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  • IT Management - Private Practice

    We are working on transitioning to EHR, see my separate thread for that discussion but we are deciding between eCW and Kareo now.

    6 surgeons, ~13 workstations, usually around 10 staff members.

    Currently we have paper charts but billing and practice management are all electronic. We have 15 computers and 1 server to run this software. The company we have our software from manages all software IT security. We own the hardware though. Fairly expensive service contract with them for managed IT despite them not doing much.

    As we move to cloud based EMR we will no longer need a server and minimal software requirements besides the EMR. I am considering options for our IT needs.

    Option 1: Fully managed IT. Similar to what we have now.
    Option 2: Hire IT in house. Not a viable option for our office size, would be too expensive.
    Option 3: Pay per use IT. Could probably hire someone to set things up and pay as needed for issues and maintenance.
    Option 4: I could DIY, setup all the computers, virus protection, firewall, router. Considering this. I've recently setup Office 365 for our office and that has went fine so far. Anyone doing their own IT?

    What is everyone else in pp doing?
    Last edited by Mistborn; 01-28-2022, 08:23 AM.

  • #2
    I used to do all the IT myself with the help of my brother , who does this for a living. I would highly suggest paying someone and having them on a retainer for when things crash. Paying for IT is a cost of doing business. When the computers go down, everything stops. Having 16 people sitting around not doing anything remotely productive until you are up and running for me is personally more stressful than having a patient with a medical emergency in the office.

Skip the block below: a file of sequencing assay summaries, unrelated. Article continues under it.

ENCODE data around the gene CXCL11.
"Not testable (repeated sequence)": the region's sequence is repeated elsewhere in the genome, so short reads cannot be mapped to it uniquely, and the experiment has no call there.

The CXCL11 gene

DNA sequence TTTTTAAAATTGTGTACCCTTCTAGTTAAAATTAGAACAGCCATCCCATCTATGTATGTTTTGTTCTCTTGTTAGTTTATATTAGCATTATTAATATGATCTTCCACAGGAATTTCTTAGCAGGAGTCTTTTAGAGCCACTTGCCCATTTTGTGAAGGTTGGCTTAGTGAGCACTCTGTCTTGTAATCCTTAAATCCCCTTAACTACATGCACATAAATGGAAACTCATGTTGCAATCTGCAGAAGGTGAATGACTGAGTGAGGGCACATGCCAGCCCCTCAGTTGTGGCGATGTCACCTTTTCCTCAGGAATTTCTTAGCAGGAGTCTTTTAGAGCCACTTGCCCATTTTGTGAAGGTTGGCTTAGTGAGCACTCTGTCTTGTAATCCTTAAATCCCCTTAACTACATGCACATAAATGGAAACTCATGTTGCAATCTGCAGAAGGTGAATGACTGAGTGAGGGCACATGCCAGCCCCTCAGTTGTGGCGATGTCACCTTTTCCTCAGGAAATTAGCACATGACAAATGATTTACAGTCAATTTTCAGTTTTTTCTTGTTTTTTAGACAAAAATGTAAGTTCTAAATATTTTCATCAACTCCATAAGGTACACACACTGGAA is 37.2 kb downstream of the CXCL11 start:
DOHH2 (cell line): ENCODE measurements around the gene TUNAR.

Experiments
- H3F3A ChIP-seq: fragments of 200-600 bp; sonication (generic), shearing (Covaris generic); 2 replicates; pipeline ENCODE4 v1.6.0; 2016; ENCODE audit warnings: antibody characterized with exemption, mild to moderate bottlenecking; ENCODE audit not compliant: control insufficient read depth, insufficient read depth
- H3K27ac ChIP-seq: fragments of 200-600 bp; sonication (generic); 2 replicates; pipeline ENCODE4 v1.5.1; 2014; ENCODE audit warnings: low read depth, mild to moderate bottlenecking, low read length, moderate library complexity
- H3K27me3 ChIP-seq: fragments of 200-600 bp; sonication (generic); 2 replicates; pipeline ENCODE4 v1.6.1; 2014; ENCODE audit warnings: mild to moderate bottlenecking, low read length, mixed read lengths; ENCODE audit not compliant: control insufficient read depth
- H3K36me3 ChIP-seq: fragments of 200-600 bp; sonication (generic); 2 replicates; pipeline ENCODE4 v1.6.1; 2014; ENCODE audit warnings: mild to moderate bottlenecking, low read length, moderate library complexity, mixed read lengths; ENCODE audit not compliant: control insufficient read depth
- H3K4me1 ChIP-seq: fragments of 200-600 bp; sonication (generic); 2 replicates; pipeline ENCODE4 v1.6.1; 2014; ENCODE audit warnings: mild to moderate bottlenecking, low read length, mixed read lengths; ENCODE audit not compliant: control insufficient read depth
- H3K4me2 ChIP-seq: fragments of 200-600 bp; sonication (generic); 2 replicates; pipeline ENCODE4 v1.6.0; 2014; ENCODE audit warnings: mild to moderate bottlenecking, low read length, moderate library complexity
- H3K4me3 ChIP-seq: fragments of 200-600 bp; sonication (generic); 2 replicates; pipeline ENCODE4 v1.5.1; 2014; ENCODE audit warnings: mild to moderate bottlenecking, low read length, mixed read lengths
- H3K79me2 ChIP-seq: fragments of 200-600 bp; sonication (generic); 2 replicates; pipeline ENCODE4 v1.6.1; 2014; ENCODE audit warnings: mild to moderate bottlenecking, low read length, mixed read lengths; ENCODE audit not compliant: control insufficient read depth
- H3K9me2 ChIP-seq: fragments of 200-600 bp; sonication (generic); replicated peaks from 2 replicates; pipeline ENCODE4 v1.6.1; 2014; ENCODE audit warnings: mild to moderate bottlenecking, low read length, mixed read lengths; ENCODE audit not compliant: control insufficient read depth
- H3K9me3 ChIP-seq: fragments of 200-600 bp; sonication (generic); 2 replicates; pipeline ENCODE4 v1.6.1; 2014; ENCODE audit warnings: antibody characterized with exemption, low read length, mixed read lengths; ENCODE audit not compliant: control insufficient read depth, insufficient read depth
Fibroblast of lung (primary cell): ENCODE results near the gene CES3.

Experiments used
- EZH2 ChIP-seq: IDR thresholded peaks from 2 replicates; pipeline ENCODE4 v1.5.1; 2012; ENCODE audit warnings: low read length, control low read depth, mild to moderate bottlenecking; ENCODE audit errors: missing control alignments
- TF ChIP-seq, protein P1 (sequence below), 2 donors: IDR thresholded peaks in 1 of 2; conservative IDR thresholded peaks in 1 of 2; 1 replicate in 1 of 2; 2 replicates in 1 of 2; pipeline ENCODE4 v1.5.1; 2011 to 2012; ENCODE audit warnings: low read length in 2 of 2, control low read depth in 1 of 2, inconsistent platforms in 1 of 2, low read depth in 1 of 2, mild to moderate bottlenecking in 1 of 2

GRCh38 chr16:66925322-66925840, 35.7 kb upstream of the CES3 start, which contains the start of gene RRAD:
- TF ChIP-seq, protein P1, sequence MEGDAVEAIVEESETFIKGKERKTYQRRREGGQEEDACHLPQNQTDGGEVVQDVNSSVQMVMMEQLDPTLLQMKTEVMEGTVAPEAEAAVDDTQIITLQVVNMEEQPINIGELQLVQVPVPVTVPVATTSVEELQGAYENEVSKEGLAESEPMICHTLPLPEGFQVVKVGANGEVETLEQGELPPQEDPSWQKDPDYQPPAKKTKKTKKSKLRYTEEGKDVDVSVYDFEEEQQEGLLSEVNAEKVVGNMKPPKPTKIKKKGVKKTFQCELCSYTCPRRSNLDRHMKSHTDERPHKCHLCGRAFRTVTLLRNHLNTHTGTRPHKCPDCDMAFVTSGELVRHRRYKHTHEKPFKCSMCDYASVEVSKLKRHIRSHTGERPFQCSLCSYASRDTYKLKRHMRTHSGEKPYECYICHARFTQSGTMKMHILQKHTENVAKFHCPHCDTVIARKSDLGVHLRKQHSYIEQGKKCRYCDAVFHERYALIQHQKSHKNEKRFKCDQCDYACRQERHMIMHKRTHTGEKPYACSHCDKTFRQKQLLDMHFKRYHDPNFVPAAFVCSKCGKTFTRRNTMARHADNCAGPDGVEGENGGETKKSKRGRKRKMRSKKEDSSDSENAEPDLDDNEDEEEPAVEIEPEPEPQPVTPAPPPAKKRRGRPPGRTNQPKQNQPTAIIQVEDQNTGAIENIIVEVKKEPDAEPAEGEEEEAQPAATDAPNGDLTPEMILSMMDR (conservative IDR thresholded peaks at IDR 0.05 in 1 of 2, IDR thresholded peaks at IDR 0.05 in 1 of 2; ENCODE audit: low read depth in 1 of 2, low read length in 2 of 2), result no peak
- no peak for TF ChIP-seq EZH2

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    • #3
      Just this month got 4 letters notifying family that a group about your size had been hacked.

      Installing software on a properly secured system doesn’t count. Option 4 is out.
      You ruled out option 2, so that leaves 1 and 3.
      I really think for a business you are really talking about contract terms, not the IT professional. I think you need an ongoing relationship either your IT vendor. Whether it is a smaller monthly fee and usage of whatever, it comes down to terms and conditions.
      Just because you have a vendor doesn’t mean you can’t use another or you for simpler tasks. For example, you can use one for website design and support, another for workstation and a cloud application. Scope of support and terms. IT is infrastructure and applications.

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      • #4
        Setting up Office 365 in every computer =/= running a network in an office. I homelab for fun and can tell you you will wish to hire someone.

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        • #5
          We went from option 2 to option 1 a few years ago due to some increasing needs. Expensive, but we get service. Our practice is bigger with much more intensive IT needs, though.

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          • #6
            Interesting thoughts so far.

            Are you guys using managed IT with HIPAA risk assessment and such from one company? Or one company for IT and a separate one for HIPAA compliance work?

            What prices are you paying for managed IT?

            ​​​​​

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            • #7
              Our group pays for an IT guy but it's a lot larger and we have our workstations that go to multiple hospitals. A lot more complicated setup.

              I wouldn't volunteer to be the IT guy unless you like to assume 100% of that work and reap 1/6th of the savings.

              Sit down and talk with your current IT support and renegotiate the contract after the migration is complete. Not having to worry about your server is a big load off them and should be priced accordingly. You should get an enterprise-class firewall to decrease the odds of someone breaking into the office network. Our group uses Fortigate equipment and you need an IT person experienced in setting it up properly. There are other companies making similar equipment and you can go with whatever brand the IT person feels comfortable supporting.


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